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Testing for an economic gradient in health status using subjective data

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  • Michael Lokshin

    (Development Research Group, World Bank, Washington, DC, USA)

  • Martin Ravallion

    (Development Research Group, World Bank, Washington, DC, USA)

Abstract

Can self-assessments of health reveal the true health differentials between 'rich' and 'poor'? The potential sources of bias include psychological adaptation to ill-health, socioeconomic covariates of health reporting errors and income measurement errors. We propose an estimation method to reduce the bias by isolating the component of self-assessed health that is explicable in terms of objective health indicators and allowing for broader dimensions of economic welfare than captured by current incomes. On applying our method to survey data for Russia we find a pronounced (nonlinear) economic gradient in health status that is not evident in the raw data. This is largely attributable to the health effects of age, education and location. Copyright © 2008 John Wiley & Sons, Ltd.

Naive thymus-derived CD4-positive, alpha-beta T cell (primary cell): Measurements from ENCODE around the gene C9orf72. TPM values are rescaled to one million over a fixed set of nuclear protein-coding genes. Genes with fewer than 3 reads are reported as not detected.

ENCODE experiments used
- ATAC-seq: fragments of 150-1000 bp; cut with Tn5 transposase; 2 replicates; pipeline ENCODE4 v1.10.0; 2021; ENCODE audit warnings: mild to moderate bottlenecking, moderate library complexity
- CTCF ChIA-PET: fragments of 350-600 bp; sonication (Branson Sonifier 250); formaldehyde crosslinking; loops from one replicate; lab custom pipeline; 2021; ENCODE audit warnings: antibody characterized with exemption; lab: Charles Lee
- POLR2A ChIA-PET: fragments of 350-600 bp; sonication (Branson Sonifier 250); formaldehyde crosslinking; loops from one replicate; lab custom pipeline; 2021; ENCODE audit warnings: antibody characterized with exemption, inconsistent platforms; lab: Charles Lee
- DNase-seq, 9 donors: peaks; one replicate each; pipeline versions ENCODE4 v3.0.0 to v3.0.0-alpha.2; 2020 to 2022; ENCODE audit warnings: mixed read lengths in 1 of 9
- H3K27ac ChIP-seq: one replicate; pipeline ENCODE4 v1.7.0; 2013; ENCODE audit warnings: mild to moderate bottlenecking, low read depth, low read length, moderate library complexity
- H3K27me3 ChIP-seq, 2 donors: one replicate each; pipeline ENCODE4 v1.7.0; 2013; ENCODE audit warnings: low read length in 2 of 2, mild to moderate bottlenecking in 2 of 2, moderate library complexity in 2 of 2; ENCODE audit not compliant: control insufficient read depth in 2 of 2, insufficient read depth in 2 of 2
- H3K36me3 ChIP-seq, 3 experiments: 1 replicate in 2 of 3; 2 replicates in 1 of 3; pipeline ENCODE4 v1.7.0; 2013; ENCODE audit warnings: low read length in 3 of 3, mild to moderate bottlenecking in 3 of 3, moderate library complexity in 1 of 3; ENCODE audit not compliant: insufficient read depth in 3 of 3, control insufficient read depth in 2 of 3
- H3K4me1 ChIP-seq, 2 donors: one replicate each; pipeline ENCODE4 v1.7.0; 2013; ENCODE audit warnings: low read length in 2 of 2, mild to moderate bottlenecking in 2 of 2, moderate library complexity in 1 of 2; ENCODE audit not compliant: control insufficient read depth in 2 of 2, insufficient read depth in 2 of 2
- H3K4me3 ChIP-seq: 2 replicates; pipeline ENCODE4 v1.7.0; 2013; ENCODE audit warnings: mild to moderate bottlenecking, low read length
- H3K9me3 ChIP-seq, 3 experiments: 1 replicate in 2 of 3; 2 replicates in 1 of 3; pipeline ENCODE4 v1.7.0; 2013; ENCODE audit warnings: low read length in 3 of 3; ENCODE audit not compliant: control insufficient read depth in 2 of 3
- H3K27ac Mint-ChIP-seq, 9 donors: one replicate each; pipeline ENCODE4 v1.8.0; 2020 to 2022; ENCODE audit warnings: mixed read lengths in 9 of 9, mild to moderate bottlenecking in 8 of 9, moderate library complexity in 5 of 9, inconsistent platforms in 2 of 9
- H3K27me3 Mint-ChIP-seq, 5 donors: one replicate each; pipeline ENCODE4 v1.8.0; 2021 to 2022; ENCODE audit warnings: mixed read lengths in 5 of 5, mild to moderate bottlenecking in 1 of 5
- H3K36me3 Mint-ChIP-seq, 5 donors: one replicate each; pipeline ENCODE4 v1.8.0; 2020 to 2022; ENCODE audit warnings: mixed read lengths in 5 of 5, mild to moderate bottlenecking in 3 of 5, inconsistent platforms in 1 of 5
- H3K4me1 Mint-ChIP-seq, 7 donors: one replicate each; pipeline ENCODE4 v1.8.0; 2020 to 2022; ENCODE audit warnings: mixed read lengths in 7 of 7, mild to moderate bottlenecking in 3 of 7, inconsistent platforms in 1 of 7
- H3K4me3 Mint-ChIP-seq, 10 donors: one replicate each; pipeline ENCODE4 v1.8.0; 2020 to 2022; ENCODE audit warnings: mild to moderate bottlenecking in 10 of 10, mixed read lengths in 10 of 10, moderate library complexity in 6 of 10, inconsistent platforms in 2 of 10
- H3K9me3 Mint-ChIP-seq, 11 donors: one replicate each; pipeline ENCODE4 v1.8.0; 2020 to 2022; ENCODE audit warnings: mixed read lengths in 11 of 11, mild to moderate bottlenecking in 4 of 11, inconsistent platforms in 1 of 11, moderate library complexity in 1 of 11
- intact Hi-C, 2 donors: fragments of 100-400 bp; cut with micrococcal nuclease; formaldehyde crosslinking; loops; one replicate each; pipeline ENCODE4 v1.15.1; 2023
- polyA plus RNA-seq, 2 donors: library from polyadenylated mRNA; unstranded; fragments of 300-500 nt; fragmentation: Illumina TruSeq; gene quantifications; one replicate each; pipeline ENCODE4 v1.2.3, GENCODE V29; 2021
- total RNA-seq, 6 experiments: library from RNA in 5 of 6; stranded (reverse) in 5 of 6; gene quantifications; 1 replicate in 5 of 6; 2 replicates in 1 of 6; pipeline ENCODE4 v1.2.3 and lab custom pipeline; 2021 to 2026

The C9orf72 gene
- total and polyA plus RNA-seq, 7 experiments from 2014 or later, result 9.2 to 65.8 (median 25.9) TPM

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Bibliographic Info

Article provided by John Wiley & Sons, Ltd. in its journal Health Economics.

Volume (Year): 17 (2008)
Issue (Month): 11 ()
Pages: 1237-1259

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Handle: RePEc:wly:hlthec:v:17:y:2008:i:11:p:1237-1259

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Web page: http://www3.interscience.wiley.com/cgi-bin/jhome/5749

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Cited by:
  1. Ravallion, Martin, 2012. "Poor, or just feeling poor ? on using subjective data in measuring poverty," Policy Research Working Paper Series 5968, The World Bank.
  2. Maria Ana Lugo & Koen Decancq, 2009. "Measuring Inequality of Well-Being with a Correlation-Sensitive Multidimensional Gini Index," Economics Series Working Papers, University of Oxford, Department of Economics 459, University of Oxford, Department of Economics.
  3. Koen DECANCQ, 2009. "Copula-based measurement of dependence between dimensions of well-being," Center for Economic Studies - Discussion papers, Katholieke Universiteit Leuven, Centrum voor Economische Studiën ces09.24, Katholieke Universiteit Leuven, Centrum voor Economische Studiën.
  4. Ravallion, Martin & Himelein, Kristen & Beegle, Kathleen, 2013. "Can subjective questions on economic welfare be trusted ? evidence for three developing countries," Policy Research Working Paper Series 6726, The World Bank.
  5. Jishnu Das & Quy-Toan Do & Jed Friedman & David McKenzie, 2008. "Mental Health Patterns and Consequences: Results from Survey Data in Five Developing Countries," World Bank Economic Review, World Bank Group, World Bank Group, vol. 23(1), pages 31-55, August.

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